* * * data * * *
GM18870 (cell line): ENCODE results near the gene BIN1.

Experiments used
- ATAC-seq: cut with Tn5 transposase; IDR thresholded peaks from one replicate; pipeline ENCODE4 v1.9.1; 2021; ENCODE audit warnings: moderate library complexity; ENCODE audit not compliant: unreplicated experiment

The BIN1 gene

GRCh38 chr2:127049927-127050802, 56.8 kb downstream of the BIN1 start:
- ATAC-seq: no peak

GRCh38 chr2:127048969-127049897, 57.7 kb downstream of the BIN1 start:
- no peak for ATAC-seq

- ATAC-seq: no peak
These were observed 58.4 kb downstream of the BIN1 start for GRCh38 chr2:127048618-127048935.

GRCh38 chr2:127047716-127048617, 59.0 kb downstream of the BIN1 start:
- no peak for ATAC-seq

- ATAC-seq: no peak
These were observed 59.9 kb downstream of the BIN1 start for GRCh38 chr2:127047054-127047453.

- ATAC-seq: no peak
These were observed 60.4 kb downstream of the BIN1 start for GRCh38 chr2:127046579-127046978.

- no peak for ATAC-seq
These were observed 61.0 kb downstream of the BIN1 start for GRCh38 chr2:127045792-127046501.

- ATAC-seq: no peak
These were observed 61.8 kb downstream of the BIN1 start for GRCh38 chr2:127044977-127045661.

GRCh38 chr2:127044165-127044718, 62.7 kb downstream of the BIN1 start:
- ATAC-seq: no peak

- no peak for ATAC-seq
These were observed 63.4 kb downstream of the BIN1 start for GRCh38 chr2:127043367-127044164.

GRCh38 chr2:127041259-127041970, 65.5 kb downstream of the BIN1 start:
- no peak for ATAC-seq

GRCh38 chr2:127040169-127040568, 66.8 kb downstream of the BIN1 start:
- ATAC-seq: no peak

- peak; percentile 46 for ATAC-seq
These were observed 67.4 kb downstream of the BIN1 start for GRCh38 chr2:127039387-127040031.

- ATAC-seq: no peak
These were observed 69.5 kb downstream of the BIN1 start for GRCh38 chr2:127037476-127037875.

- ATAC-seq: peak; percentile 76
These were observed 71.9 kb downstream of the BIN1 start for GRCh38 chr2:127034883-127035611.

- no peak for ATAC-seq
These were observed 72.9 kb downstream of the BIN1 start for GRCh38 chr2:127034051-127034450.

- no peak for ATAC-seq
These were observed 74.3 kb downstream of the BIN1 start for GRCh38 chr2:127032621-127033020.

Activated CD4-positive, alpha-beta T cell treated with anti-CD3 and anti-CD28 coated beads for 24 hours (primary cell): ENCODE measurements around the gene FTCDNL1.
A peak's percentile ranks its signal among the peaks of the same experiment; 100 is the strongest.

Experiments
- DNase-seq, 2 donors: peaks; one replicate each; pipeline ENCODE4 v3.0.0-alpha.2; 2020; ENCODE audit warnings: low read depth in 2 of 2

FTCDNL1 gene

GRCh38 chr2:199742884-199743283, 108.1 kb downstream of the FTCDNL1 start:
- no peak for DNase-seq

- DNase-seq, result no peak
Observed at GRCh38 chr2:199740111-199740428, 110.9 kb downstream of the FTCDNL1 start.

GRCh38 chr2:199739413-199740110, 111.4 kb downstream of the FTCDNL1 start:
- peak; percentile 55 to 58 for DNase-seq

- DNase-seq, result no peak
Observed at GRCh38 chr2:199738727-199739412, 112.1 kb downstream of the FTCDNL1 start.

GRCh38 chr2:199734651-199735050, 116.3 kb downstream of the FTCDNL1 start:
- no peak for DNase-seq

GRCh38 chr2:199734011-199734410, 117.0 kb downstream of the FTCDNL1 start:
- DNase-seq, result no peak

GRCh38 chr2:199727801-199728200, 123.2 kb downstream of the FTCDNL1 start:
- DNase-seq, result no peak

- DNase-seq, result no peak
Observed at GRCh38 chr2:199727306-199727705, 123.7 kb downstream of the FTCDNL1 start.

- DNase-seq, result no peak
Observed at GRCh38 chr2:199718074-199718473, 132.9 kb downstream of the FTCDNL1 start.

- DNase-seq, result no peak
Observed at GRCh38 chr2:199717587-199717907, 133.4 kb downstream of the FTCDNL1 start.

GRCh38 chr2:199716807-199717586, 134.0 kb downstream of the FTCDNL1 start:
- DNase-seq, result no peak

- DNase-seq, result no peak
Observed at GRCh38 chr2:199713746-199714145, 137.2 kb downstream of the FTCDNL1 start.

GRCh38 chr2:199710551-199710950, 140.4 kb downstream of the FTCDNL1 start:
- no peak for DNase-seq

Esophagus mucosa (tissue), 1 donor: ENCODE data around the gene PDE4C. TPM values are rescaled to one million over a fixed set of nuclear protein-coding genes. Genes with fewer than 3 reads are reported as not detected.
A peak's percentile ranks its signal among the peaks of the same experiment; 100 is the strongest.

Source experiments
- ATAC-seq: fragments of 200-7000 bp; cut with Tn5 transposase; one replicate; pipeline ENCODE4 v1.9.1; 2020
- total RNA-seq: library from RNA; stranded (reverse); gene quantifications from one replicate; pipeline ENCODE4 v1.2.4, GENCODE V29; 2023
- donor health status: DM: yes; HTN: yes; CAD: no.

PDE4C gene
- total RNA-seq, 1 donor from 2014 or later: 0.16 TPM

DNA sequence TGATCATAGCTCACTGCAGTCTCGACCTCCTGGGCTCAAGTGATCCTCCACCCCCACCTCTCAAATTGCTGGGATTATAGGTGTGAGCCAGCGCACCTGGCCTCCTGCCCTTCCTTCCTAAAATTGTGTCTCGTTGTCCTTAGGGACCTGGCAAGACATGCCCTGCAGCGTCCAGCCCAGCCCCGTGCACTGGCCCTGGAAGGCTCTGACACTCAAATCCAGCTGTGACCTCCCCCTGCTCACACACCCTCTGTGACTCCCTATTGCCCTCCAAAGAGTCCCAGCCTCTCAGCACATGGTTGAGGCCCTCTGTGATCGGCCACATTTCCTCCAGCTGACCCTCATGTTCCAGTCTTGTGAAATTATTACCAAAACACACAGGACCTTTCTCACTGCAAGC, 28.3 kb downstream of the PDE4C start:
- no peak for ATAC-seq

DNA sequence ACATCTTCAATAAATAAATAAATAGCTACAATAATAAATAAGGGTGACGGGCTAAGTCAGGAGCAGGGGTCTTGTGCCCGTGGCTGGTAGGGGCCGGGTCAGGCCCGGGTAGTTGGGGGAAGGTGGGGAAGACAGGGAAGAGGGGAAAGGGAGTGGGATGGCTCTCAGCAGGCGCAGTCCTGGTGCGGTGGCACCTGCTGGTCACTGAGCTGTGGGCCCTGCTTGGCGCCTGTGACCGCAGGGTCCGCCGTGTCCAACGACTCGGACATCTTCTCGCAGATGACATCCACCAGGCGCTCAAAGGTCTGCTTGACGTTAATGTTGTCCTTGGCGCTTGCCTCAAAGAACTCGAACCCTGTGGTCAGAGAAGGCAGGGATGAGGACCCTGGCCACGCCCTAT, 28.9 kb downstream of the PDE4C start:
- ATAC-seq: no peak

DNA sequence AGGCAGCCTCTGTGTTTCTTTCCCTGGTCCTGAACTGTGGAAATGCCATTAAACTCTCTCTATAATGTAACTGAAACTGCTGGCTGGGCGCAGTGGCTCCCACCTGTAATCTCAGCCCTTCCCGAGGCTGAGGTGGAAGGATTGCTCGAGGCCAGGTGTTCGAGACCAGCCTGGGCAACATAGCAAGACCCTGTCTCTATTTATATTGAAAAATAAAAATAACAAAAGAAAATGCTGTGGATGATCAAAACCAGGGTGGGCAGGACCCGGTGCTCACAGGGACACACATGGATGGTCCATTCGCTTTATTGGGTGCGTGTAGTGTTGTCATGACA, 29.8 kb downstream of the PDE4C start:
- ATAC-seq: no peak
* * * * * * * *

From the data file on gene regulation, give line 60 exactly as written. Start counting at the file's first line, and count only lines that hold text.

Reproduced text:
- DNase-seq, result no peak